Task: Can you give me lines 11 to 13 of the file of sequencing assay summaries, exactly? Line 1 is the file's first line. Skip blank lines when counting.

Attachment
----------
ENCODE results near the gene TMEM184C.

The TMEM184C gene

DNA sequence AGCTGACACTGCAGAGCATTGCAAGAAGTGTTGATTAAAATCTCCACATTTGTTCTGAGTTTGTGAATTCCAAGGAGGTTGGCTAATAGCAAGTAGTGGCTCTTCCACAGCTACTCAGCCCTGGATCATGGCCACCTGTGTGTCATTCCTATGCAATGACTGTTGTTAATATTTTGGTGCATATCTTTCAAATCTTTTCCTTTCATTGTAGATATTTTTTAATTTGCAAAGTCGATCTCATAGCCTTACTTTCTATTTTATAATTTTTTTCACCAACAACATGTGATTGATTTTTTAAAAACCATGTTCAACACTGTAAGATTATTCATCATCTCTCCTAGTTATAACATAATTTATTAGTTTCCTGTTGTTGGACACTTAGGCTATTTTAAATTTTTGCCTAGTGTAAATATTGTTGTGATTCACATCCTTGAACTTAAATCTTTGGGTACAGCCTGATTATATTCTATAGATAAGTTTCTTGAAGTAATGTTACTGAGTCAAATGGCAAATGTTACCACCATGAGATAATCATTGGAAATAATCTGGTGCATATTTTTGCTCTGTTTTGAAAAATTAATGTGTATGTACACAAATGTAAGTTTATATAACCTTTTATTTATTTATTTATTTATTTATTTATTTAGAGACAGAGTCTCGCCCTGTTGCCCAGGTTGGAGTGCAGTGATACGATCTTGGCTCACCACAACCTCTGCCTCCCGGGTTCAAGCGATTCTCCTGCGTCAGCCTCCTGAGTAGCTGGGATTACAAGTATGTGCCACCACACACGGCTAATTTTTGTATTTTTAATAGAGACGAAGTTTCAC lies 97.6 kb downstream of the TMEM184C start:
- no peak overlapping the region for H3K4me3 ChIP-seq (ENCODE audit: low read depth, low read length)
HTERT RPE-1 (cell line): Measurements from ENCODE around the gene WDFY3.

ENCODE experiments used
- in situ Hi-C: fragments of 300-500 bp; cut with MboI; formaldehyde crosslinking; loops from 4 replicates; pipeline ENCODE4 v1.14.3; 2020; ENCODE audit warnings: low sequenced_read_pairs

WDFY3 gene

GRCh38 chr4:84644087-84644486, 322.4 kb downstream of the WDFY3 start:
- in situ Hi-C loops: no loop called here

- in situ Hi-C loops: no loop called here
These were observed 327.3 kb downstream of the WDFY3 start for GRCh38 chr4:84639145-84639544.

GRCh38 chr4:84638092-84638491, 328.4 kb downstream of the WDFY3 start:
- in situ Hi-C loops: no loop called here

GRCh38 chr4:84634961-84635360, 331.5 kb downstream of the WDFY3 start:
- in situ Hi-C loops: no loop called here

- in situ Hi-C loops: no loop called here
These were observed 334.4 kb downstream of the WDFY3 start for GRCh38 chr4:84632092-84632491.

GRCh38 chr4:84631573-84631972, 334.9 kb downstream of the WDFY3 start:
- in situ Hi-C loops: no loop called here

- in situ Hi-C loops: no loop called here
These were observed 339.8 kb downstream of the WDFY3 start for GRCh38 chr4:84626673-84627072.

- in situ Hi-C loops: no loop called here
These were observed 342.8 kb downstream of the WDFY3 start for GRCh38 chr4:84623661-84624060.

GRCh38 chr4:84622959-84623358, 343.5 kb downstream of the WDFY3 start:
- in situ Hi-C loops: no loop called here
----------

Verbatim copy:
- in situ Hi-C loops: no loop called here
These were observed 327.3 kb downstream of the WDFY3 start for GRCh38 chr4:84639145-84639544.

GRCh38 chr4:84638092-84638491, 328.4 kb downstream of the WDFY3 start: